Study: Mobile pharma app increases med adherence

Mobile apps geared toward helping HIV patients adhere to medication intake requirements can significantly boost medication adherence, according to a new report conducted by Avella Specialty Pharmacy.

The Avella study states that 79 percent of 224 HIV patients who used its mobile pharmacy app attained at least 90 percent medication adherence, which represents a 2.9 times higher success rate in managing the disease than those who did not use the tool. Just 65 percent of 1,896 patients who were not provided the app achieved at least 90 percent medication adherence, according to an announcement on the study.

"Medication adherence is essential to the efficacy of HIV treatment, as patients with this condition must maintain 90 percent adherence to achieve viral suppression otherwise they risk an increase in treatment failure," the announcement says. The study implemented proportion of days covered to assess the adherence rate of HIV patients who were taking both single and multi-source medications.

Avella notes a 2014 report from the Centers for Disease Control and Prevention that found only 30 percent of HIV-positive Americans have achieved viral suppression. It also points out that the National Institute of Health claims the loss of virologic control as a consequence of non-adherence to antiretroviral medication, which may lead to drug resistance and loss of future treatment options.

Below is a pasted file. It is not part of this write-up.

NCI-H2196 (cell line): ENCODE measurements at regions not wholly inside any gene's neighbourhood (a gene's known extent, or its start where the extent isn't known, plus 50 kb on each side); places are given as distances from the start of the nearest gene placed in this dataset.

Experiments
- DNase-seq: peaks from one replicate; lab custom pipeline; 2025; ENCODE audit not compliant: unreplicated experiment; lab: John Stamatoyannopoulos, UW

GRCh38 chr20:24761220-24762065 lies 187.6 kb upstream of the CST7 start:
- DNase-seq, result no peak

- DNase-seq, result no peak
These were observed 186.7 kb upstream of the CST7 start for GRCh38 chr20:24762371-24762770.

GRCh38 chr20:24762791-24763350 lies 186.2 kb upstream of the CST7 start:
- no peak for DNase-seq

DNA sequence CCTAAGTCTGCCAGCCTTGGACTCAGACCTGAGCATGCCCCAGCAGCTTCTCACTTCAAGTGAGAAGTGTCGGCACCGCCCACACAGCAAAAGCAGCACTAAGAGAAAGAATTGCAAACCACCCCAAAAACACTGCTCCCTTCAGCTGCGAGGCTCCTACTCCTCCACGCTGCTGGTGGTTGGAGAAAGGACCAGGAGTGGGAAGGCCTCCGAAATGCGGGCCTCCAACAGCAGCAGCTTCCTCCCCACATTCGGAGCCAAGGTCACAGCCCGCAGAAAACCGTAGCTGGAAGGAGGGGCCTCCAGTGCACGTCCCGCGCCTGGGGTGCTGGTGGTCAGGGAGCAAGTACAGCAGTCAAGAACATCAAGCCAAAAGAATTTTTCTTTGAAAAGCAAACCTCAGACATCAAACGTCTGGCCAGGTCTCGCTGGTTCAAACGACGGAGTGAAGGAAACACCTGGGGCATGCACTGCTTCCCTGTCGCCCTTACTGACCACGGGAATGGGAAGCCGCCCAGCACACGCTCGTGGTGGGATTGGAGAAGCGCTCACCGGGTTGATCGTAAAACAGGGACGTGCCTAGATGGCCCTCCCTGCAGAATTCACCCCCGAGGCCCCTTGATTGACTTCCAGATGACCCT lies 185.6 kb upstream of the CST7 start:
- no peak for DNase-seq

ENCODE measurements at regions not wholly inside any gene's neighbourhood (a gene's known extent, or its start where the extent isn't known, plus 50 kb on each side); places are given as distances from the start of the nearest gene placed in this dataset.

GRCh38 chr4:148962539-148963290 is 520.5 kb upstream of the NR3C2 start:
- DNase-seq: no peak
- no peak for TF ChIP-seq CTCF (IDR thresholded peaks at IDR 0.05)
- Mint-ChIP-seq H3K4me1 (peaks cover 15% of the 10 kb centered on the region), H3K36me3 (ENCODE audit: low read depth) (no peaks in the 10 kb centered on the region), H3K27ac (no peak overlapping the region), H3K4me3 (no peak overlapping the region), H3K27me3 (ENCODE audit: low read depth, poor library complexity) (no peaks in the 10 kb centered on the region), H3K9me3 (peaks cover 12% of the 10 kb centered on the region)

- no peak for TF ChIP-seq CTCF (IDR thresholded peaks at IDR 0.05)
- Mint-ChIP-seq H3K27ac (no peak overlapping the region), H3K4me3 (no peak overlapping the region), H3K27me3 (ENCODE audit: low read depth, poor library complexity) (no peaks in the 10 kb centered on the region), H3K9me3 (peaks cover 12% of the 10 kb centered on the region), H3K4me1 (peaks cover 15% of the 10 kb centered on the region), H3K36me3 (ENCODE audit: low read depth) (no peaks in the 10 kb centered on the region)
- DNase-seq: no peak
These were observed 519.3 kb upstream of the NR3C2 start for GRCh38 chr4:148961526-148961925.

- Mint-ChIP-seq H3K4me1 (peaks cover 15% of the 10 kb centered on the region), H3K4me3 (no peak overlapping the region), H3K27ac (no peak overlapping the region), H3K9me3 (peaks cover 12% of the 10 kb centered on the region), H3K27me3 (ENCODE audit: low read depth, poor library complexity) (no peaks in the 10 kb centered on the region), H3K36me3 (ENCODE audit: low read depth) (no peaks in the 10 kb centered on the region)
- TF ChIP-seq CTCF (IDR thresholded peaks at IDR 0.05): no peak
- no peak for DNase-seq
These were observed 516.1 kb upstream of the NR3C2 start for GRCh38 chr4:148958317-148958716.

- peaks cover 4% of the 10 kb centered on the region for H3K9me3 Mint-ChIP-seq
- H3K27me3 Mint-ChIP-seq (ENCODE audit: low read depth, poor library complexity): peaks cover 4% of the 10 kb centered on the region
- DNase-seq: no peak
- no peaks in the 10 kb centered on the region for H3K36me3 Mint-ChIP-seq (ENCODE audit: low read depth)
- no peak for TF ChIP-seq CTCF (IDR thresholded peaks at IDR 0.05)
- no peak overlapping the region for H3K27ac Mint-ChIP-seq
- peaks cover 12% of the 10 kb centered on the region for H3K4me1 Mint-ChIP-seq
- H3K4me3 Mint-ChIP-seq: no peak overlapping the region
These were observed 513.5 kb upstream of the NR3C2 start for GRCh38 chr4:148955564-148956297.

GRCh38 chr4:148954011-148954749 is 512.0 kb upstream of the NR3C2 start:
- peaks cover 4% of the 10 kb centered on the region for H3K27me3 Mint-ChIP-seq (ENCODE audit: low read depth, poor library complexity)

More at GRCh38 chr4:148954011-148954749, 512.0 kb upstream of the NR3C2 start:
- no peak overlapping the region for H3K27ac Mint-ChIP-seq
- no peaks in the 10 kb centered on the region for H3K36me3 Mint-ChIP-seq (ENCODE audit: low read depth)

While mHealth tools have been making strong strides into the healthcare environment, mobile tech adoption within the pharmaceutical sector has been slower, at least in terms of website optimization. Only about 33 percent of pharmas have mobile optimized their product websites, according to a survey by Manhattan Research. Of the more than 50 pharma companies participating in the survey, two-thirds had just one mobile app for healthcare professionals or none at all.

Pharmaceutical companies seeking to implement mHealth programs lack clear objectives and have not developed well-defined action plans, according to a 2013 report by Research Triangle Park, North Carolina-based consulting firm Cutting Edge Information.

For more information:
- read the announcement

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